Dickson and Hubbard working to improve on pass rush
The Crimson Tide’s two primary exterior linebackers are new names and new faces to much of the college football world. Sophomore Xzavier Dickson and junior Adrian Hubbard are replacing some of the most talented linebackers Alabama has had on the edge in a long time. The task of filling the massive shoes of the linebackers that have moved on is not an easy one, but Dickson and Hubbard have done a good job thus far in 2012.
Hubbard is fifth on the team in total tackles with nine solo tacked and one assisted tackle. Dickson has five tackles, including a sack during the Tide’s young 2012 campaign. While the quantitative impact the two linebackers have had on the defense may not be large yet, each player’s ability to get pressure on the quarterback has been a vital component of the Alabama defense. And there’s still room for improvement.
“I think we can get better at getting more sacks and getting to the quarterback,” Dickson said on Wednesday. “We just have to work hard in practice and execute and do our assignments the right way.”
On the field, Hubbard and Dickson are two different players. One a 6-foot-6, massive and quick linebacker, the other a slimmer, 6-foot-3 linebacker with a different skill set. Despite the differences, that doesn’t stop the two from working hard to push each other to be better at their respective crafts.
“We just compete. Who can get to the quarterback first,” said Dickson. “Competition can make each other better.”
“We’re happy for each other when we make plays,” added Hubbard.
Spending so much time as a unit during fall camp, workouts and practice provides a unique opportunity to bond as friends and as teammates. Hubbard and Dickson, not only together on the field, have become close friends off the field during their time together at Alabama.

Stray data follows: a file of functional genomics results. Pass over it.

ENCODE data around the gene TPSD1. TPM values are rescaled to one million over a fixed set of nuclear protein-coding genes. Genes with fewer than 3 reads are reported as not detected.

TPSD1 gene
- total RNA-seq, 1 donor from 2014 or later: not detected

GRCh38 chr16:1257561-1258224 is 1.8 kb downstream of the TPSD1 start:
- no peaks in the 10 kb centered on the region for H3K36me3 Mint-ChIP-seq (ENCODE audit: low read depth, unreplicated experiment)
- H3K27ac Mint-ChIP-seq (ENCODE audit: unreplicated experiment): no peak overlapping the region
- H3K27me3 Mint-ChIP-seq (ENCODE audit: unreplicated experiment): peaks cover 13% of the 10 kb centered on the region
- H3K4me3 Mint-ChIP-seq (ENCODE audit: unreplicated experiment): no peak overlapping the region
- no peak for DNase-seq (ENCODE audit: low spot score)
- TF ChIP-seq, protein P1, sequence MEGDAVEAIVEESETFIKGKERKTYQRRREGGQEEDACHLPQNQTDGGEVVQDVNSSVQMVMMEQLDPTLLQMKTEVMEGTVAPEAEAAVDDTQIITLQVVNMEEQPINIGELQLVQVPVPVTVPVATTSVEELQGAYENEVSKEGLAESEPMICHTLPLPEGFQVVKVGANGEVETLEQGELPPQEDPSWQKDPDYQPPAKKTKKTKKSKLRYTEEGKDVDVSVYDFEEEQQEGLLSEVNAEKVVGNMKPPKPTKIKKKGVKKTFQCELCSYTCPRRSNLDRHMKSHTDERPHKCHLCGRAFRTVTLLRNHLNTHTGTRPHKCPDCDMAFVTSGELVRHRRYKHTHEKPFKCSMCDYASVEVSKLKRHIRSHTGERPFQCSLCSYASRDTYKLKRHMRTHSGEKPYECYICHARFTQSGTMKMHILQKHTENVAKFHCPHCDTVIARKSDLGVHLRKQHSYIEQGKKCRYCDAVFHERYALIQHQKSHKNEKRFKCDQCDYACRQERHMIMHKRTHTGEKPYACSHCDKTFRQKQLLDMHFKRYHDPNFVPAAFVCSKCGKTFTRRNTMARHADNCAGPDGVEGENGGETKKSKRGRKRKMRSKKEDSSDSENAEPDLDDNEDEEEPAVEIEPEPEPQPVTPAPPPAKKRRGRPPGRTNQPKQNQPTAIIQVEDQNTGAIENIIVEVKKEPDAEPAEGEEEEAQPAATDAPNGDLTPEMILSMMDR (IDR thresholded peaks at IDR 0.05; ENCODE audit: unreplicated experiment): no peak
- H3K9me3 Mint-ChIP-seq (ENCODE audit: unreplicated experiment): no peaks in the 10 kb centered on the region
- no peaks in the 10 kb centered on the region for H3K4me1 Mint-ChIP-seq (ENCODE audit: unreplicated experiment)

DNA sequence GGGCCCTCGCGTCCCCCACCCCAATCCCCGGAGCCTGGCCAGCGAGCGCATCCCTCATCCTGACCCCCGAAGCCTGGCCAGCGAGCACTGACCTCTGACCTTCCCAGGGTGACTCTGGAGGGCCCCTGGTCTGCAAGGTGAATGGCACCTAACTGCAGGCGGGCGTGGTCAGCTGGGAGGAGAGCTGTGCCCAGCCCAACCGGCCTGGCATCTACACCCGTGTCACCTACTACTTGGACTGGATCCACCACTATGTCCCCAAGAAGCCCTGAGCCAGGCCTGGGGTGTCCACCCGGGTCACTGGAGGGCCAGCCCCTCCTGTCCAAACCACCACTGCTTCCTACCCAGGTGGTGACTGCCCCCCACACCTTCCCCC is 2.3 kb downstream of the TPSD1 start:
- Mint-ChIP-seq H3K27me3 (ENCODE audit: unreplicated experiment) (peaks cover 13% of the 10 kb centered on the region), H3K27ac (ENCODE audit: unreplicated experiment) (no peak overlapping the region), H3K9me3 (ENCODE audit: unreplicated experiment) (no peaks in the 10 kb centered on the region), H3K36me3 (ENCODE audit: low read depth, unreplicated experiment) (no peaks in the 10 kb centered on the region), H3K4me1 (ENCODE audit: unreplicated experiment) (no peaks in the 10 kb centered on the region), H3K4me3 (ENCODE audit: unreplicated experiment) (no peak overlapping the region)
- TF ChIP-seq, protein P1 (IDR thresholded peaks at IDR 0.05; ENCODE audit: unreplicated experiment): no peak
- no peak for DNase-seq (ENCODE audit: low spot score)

“I kind of mentored [Dickson] when he first got here, just tried to show him the ropes,” Hubbard said. “He was a highly talented freshman, and high profile, and just kind of humbled him.
“This is football in the SEC, you have to work hard and you have to do everything by the rules because around here, Alabama is assignment football and you have to do your best at all times because there’s someone waiting behind you to take your spot.”
Alabama keeping an eye on helmet-to-helmet emphasis
The NCAA has continued to put an emphasis on protecting defenseless players for the past few seasons. This year, helmet-to-helmet hits are a hot topic as a number of players throughout the nation have been penalized and suspended for leading with the head or making contact with another player’s helmet, including a few players in the Southeastern Conference.
Alabama head coach Nick Saban noted during Wednesday’s press conference that the coaching staff and his team understands the risk of helmet-to-helmet hits as well as the consequences that follow if you commit the penalty.
“Hitting someone in the head or leading with your head, either way, no matter what you hit him with, are going to be things that we just can’t tolerate. That’s in the interest of player safety,” Saban said. “And I think that when you have these issues everybody needs to be aware that there is going to be an emphasis on things that can protect the players in that regard. So it’s [the suspensions] not a surprise to me.”
About The Author
Leave a Comment
You must be logged in to post a comment.